WordPress benchmarks running on Nginx, Php, Apache and Fastcgi

This weekend we had a chance to test out high-bandwidth WordPress blog set-up configurations and performance. We had a customer that landed multiple Digg front page stories and we had to tune the server to deal with the high peak time traffic.

For best performance we usually deploy Nginx and tie it together with Apache as a back-end for PHP processing, memcached, super cache and do a lot of rewriting rules and other optimizations.

The server is powered by one CPU Quad Core 5430 series processor, with 2GB RAM and SATA drives, runs on a SuperMicro server board. It’s a powerful box that can handle traffic well if correctly tuned and optimized.

We were running the latest WordPress blog software with some custom rewrites done on the front end Nginx daemon (front end proxy). All static content was served by Nginx and all PHP queries were forwarded to Apache 2 version compiled from source as well as latest PHP 5.2.6 loaded as a module.

Nginx front end, Apache + PHP, Super Cache, some custom rewrite rules:
Requests done: 1000, concurrency 30 threads

Server Software:        nginx/0.7.11
Server Hostname:        www.neatorama.com
Server Port:            80

Document Path:          /
Document Length:        300421 bytes

Concurrency Level:      30
Time taken for tests:   0.691438 seconds
Complete requests:      1000
Failed requests:        0
Write errors:           0
Total transferred:      300687000 bytes
HTML transferred:       300421000 bytes
Requests per second:    1446.26 [#/sec] (mean)
Time per request:       20.743 [ms] (mean)
Time per request:       0.691 [ms] (mean, across all concurrent requests)
Transfer rate:          424678.70 [Kbytes/sec] received

Connection Times (ms)
min  mean[+/-sd] median   max
Connect:        0    0   0.3      0       3
Processing:     4   20   6.1     19      41
Waiting:        0   16   6.6     14      28
Total:          4   20   6.2     19      41

Percentage of the requests served within a certain time (ms)
50%     19
66%     24
75%     26
80%     27
90%     27
95%     29
98%     30
99%     33
100%     41 (longest request)

Nginx + FastCGI, running spawn-fcgi from Lightspeed distribution with 30 child threads, all static content served by Nginx and PHP served by PHP 5.2.6 php-cgi version (custom compiled from the source of course).

Server Software: nginx/0.7.11
Server Hostname: www.*****.com
Server Port: 80

Document Path: /
Document Length: 170281 bytes

Concurrency Level: 30
Time taken for tests: 103.429538 seconds
Complete requests: 1000
Failed requests: 0
Write errors: 0
Non-2xx responses: 900
Total transferred: 170518100 bytes
HTML transferred: 170281000 bytes
Requests per second: 9.67 [#/sec] (mean)
Time per request: 3102.886 [ms] (mean)
Time per request: 103.430 [ms] (mean, across all concurrent requests)
Transfer rate: 1609.99 [Kbytes/sec] received

Connection Times (ms)
min mean[+/-sd] median max
Connect: 0 0 0.1 0 1
Processing: 1748 3076 492.0 3035 4844
Waiting: 768 1673 370.9 1659 2948
Total: 1748 3076 492.0 3035 4844

Percentage of the requests served within a certain time (ms)
50% 3035
66% 3248
75% 3405
80% 3496
90% 3732
95% 3943
98% 4192
99% 4398
100% 4844 (longest request)

As you can see Nginx + Apache, PHP, Super Cache was the clear winner – no questions asked.

Conclusion: we will stick with Nginx as a front-end proxy serving all static content while PHP processing forwarded to Apache web server running on the same server (using worker), running Super Cache and doing as much rewrites and file checking using Nginx for best performance. Apache is a big resource hog, however, our tests show it still outperforms running PHP scripts via FastCGI.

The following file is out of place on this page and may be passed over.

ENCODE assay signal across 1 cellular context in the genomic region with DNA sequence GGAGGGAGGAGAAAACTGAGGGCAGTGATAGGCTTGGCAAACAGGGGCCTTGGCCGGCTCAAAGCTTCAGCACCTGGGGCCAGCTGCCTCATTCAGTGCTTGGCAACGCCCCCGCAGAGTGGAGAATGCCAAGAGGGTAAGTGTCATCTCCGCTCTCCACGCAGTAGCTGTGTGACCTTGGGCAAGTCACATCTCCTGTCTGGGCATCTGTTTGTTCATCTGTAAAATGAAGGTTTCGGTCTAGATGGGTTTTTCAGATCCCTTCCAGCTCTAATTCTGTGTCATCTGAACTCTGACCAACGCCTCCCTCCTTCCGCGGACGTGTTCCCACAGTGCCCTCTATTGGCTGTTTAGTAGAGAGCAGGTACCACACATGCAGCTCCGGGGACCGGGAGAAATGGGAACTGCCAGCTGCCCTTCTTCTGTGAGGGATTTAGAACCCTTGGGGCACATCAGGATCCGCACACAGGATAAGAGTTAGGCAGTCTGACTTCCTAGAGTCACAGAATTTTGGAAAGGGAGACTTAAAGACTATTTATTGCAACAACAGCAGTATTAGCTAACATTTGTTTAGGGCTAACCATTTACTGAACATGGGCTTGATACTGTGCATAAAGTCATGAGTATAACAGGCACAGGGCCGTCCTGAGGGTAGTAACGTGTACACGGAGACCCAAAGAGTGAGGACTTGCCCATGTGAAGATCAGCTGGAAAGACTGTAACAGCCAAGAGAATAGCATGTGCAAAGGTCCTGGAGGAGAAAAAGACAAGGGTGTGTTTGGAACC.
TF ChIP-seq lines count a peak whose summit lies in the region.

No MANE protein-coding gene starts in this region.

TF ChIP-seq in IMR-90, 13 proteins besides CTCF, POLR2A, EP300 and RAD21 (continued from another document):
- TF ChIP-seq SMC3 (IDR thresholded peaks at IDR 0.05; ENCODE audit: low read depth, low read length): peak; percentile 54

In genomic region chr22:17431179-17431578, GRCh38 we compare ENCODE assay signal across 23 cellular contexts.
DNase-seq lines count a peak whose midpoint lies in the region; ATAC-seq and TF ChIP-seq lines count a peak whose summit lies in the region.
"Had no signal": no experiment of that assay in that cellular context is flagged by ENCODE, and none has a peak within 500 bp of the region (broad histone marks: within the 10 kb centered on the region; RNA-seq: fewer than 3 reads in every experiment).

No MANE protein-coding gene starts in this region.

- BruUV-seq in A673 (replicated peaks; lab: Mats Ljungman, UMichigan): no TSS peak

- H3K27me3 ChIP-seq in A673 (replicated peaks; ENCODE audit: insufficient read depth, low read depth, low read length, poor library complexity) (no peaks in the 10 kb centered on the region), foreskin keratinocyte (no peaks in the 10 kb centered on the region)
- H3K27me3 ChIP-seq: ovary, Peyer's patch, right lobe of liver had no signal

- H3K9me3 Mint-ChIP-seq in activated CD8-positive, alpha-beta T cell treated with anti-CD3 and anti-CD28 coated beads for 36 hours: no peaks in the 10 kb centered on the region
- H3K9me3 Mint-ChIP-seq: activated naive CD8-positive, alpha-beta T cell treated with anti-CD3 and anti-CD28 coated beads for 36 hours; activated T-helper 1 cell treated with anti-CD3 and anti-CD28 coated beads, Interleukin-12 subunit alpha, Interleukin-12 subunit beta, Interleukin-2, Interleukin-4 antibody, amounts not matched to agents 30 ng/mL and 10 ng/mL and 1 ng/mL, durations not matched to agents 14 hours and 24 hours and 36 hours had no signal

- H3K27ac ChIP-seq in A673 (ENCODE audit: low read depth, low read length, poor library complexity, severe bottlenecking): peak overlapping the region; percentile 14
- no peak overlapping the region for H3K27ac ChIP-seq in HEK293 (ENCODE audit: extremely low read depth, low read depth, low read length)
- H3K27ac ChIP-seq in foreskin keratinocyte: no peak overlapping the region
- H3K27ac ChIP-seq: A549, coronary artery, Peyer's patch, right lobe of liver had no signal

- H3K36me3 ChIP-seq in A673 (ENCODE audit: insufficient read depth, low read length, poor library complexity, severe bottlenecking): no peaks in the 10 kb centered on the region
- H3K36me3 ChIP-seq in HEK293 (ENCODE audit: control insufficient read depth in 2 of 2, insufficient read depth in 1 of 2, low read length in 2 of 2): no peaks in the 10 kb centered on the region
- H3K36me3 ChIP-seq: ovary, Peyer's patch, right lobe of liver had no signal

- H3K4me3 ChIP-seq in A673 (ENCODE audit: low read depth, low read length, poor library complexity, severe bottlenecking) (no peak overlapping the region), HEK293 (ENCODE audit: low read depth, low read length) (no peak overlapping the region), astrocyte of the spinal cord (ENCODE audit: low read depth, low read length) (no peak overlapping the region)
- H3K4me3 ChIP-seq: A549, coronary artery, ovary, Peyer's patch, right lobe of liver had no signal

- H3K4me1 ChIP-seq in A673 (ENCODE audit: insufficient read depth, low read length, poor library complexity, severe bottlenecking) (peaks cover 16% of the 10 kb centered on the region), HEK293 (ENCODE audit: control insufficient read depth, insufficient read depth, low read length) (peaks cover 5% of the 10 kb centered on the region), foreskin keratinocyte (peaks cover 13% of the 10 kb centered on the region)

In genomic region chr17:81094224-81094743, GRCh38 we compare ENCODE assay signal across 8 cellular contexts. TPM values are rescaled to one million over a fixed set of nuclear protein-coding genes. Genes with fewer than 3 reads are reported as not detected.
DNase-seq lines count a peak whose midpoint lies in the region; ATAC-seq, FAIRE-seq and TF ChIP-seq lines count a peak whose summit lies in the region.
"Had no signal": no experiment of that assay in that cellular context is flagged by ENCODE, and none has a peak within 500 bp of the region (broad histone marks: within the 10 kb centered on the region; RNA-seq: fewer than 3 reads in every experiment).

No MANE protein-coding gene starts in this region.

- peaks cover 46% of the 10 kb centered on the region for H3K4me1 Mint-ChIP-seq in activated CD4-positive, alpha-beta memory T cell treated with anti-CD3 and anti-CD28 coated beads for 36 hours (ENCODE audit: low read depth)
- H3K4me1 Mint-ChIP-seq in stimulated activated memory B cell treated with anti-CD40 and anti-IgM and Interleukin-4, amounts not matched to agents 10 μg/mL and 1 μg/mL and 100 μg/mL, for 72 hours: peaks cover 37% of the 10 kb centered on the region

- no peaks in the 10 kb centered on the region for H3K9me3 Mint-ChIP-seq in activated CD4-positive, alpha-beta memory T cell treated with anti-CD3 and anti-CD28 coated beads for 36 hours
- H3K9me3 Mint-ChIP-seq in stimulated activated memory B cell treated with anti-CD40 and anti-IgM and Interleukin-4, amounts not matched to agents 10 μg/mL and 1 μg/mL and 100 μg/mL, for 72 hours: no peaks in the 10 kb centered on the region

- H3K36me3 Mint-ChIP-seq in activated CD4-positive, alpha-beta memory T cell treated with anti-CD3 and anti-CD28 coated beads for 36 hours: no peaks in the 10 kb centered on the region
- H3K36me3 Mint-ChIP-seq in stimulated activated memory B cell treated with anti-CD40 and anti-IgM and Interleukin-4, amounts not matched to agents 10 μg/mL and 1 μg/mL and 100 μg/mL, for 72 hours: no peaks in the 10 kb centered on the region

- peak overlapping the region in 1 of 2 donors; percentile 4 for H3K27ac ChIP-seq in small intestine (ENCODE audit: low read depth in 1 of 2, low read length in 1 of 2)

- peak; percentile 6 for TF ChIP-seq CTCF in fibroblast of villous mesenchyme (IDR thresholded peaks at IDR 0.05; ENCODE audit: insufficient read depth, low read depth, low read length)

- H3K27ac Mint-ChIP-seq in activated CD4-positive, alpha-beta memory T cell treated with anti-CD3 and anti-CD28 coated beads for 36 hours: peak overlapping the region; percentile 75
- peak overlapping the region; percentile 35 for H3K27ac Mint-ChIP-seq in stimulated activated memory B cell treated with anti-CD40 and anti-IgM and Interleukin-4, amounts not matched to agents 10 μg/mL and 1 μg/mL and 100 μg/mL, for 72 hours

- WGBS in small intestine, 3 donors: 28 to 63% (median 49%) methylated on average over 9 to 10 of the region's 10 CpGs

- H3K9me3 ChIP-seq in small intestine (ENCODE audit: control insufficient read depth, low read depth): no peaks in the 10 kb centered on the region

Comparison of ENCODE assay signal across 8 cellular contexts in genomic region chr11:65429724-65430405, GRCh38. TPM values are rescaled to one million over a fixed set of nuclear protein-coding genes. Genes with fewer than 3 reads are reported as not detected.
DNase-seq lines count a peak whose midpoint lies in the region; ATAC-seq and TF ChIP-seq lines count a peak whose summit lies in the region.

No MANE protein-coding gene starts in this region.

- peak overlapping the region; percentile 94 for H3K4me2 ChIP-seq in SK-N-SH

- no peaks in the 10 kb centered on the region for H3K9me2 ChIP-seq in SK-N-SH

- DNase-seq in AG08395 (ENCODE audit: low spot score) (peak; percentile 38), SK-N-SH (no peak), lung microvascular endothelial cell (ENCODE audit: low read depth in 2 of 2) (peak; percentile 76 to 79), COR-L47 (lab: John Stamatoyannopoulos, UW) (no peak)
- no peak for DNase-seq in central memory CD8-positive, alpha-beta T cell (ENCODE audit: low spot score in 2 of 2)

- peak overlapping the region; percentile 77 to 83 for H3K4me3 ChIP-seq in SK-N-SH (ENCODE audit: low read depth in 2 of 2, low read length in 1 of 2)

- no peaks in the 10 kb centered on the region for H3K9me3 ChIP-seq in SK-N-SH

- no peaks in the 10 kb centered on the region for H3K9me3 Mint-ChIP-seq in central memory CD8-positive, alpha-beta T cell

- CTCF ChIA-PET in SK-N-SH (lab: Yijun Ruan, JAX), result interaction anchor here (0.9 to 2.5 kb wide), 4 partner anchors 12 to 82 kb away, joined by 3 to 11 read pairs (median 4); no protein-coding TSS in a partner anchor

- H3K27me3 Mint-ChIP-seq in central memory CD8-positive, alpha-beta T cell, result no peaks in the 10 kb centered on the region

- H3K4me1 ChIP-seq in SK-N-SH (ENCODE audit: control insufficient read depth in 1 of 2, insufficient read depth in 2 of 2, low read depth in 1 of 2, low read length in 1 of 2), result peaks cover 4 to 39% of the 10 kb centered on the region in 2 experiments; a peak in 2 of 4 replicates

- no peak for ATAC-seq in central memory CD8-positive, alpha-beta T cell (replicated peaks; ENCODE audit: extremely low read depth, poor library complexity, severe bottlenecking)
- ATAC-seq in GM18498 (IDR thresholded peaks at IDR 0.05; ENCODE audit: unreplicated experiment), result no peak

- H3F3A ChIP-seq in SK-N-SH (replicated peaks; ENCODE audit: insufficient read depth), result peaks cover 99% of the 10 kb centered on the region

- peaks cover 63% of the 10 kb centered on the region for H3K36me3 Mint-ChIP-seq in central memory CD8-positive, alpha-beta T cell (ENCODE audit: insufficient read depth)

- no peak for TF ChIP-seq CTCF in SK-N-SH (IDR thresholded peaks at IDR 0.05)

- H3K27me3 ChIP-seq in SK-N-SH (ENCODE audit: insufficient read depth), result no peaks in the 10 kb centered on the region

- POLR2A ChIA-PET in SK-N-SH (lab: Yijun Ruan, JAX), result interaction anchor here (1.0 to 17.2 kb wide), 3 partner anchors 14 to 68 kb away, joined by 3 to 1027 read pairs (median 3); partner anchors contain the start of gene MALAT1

I would like to note that running PHP as a FastCGI required slightly lower memory usage, however the CPU load shoot up and I was not sure if we could handle Digg traffic that easily. Enjoy!


Comments

  1. mike503 says:

    Forget about spawn-fcgi. Use php-fpm.

  2. Kai says:

    Thanks for your comment. We will check it out and post feedback after a few tests etc.

  3. victori says:

    60req/sec using page cache? … is hitting the PHP interpreter that slow? Consider using nginx’s memcached page cache method instead to avoid the php interpreter all together.

    On our site using Java+Jetty+Hibernate+Spring+Wicket stack we easily pull 60req/sec on heavy dynamic page and. >250req/sec on simple dynamic pages (hibernate 2nd level SQL cache rocks hard).

    oh and we also hit digg multiple times, I Honestly expected a larger spike in traffic than what we got from our few digg effects.

    -Victor

  4. Anon says:

    Complete requests: 1000
    Failed requests: 883
    (Connect: 0, Length: 883, Exceptions: 0)
    Write errors: 0
    Non-2xx responses: 883

    Complete requests: 1000
    Failed requests: 0
    Write errors: 0
    Non-2xx responses: 900

    Am I reading this correctly? Does this mean out of 1000 requests only 100 or so were served properly?

  5. Sutekin says:

    Your interperation of results is totally false.

    There is a bottleneck on apache side and %88.3 of requests returned blank/error pages.

    Btw lets go for real result interperation

    1000 pages at 103430 ms = 103.4 ms per page on avarage

    117 pages at 16653 ms = 142.3 ms per page on avarage

    NGX rocks ever time..

  6. Bejjan says:

    I managed to crank apache up to serve ~600 phpinfo-pages per second.
    Now that might sound good, but a benchmark of Nginx with PHP-fpm the results was just amazing! over 11.000 served phpinfo per second.

    Apache, get bent!
    Hello NGINX!

  7. Alich Tanti says:

    Right now, i have used apache worker + mod_fcgid which can served for vps solution.

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